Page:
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New Bill is not small beer: but will it mean smaller bills?

30 December 2014

On 19 November 2014 new legislation targeting the “beer tie” in pub tenancy agreements, along with a series of other key commercial terms for pub tenants and managers of leased pubs, was tabled. This came as part of the third reading of the Small Business, Enterprise and Employment Bill (“Bill”).

What does the new bill propose?

The key elements of the new Bill provision are that major pub-owning companies, defined to include those who are landlord of 500 or more pubs in the preceding six months (“PubCos”) will be required to offer tenants a “market-rent only” option on:

  • renewal of a lease, rent review or at the date five years from the date of the previous rent review;
  • notifying the tenant of or bringing about a significant increase in the price for supply of a certain product (which a new ‘Pub Code Adjudicator’, who will be charged with overseeing a new ‘Pub Code’, will be given the power to determine);
  • giving notice of a transfer of title;
  • the PubCo entering administration; or
  • an event outside of the tenant’s control and not predicted at the time of previous rent review.

PubCos will also only be able to let a particular brewery require that certain branded products are sold within its leased and tenanted pubs if tenants and leaseholders are free to purchase from any supplier they choose.  The Pub Code will also prohibit PubCos from treating tenants exercising the “Market Rent Only” option any less favourably than those who do not.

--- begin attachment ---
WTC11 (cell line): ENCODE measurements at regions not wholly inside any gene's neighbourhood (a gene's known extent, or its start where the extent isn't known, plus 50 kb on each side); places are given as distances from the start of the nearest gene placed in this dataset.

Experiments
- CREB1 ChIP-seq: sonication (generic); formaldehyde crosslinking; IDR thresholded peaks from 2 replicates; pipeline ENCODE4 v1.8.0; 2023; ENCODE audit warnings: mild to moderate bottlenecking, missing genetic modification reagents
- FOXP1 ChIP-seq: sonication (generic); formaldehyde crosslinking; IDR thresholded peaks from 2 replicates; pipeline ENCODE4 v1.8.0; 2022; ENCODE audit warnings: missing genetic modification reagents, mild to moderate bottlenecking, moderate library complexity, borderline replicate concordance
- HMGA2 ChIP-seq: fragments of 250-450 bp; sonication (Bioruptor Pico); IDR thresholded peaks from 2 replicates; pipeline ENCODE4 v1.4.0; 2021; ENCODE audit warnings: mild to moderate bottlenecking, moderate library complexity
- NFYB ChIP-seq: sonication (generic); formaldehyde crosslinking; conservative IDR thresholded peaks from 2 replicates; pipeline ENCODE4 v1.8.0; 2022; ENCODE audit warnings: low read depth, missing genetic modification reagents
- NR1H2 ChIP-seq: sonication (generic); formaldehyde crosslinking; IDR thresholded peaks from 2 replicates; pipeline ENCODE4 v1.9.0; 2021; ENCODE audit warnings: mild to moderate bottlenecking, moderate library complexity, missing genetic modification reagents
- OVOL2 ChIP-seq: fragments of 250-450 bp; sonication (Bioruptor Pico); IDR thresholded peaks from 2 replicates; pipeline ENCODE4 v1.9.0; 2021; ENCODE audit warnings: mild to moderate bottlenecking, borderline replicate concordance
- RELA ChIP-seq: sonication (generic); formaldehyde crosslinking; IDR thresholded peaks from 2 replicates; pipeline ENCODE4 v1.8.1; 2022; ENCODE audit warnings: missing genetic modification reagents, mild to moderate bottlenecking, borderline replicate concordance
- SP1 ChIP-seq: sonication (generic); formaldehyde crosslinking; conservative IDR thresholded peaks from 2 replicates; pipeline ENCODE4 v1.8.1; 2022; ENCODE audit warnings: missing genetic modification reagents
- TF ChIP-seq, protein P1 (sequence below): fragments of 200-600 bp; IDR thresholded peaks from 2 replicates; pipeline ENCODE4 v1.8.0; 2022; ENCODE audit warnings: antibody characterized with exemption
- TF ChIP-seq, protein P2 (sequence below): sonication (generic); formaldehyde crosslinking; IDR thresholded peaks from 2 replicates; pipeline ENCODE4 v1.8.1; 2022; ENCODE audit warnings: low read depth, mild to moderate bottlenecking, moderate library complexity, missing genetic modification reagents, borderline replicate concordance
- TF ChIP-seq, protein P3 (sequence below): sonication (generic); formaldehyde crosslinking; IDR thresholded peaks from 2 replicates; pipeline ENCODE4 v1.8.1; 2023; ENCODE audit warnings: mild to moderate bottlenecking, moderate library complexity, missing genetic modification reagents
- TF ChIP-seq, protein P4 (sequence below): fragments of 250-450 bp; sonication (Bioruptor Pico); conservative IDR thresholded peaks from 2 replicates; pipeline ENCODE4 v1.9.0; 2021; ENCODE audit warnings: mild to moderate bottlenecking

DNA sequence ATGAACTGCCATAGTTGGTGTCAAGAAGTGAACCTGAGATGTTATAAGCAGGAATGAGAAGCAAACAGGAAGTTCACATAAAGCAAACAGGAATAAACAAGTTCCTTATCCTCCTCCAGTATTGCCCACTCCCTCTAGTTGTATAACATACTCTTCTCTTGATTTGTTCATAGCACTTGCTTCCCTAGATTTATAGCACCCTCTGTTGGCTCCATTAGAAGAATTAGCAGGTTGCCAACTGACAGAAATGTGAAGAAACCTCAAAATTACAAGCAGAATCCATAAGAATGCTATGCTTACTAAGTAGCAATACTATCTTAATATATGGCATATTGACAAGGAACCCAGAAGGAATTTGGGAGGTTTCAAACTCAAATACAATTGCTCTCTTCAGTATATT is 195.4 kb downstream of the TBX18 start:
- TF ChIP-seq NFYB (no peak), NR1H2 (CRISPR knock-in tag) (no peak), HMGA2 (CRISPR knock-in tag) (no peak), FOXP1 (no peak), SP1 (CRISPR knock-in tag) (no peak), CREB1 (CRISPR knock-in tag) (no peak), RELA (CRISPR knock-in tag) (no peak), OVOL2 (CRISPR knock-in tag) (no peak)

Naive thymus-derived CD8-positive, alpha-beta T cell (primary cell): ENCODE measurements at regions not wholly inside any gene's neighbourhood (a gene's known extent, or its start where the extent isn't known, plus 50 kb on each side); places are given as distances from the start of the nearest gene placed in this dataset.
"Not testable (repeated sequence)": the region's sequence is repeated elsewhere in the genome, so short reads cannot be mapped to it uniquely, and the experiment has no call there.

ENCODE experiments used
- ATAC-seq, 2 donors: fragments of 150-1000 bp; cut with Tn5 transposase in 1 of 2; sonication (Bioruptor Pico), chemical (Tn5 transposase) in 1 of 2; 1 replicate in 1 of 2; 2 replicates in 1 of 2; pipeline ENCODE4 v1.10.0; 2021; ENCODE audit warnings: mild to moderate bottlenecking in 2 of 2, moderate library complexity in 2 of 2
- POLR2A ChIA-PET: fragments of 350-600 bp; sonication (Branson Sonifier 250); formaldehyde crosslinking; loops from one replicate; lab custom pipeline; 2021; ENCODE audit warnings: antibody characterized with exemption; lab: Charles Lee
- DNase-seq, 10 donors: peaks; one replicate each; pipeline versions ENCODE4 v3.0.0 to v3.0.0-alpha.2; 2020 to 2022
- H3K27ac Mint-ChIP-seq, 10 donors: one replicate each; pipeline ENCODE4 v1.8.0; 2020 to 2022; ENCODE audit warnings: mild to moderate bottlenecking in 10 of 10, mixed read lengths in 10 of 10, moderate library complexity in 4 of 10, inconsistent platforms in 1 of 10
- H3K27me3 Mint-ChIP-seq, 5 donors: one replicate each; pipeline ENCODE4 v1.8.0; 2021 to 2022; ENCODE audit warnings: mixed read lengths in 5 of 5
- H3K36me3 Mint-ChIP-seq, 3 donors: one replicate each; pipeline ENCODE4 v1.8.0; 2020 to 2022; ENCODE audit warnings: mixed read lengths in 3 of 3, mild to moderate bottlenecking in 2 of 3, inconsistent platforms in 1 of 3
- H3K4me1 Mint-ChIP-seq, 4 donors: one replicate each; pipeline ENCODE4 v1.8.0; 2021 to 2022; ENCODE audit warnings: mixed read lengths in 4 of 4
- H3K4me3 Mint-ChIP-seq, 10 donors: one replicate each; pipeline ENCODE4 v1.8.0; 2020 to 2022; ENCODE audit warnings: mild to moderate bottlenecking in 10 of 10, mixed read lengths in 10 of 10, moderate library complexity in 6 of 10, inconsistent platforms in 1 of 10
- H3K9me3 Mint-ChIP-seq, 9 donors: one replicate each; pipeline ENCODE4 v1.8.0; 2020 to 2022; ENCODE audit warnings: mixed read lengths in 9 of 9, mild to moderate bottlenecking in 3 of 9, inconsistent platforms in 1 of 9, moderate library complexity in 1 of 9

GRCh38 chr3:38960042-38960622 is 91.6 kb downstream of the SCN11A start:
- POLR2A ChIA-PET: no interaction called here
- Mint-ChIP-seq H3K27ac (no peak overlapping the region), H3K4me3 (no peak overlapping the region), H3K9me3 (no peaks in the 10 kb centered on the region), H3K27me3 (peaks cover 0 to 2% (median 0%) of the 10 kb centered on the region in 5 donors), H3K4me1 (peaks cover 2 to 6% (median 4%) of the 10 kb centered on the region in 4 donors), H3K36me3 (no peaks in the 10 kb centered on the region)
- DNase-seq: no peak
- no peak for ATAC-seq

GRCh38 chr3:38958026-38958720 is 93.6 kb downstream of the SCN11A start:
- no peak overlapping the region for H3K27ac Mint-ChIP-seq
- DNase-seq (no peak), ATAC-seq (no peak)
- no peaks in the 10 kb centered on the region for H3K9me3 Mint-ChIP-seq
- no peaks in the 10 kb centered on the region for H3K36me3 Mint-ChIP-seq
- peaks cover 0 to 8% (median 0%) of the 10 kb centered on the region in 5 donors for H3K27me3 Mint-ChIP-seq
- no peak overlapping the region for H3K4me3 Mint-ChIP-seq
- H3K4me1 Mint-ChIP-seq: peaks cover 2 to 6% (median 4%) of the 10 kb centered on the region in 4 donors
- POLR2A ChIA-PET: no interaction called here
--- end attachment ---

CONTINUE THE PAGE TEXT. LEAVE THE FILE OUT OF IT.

Hostile hostelry businesses…

Whilst the Bill has been warmly welcomed by the Campaign for Real Ale (“CAMRA”), who believe it will help lessees and licencees offer wider choice and more competitive pricing for the benefit of consumers, PubCos have criticised the latest proposed amendments, which they argue could lead to widespread pub closures and job losses as operating companies feel the “squeeze” of reduced rental yields and commercial returns from tied tenant portfolios.

The latest legislative developments appear somewhat surprising, in that they convey the impression of a targeted approach to specific problems in the pub market.  In particular, this seems to many observers notable given the Office of Fair Trading (which, effective as of Spring 2014, has been replaced by the Competition and Markets Authority) had concluded following its investigation into the industry (prompted by a ‘super-complaint’ from the CAMRA) in 2009 that there were no problems of sufficient significance to warrant a market investigation under the Enterprise Act 2002 or the exercise of its powers to sanction specific infringements under the Competition Act 1998. 

The OFT had concluded in a report into its investigation findings in 2010 that pubs compete vigorously and offer consumers choice and value as a result. Furthermore, the OFT reported not only that strong levels of competition within the market prevented beer ties from becoming a device for inflating pub beer prices beyond competitive levels, but also that they had not prevented tied pubs from offering a wide choice of beers to consumers.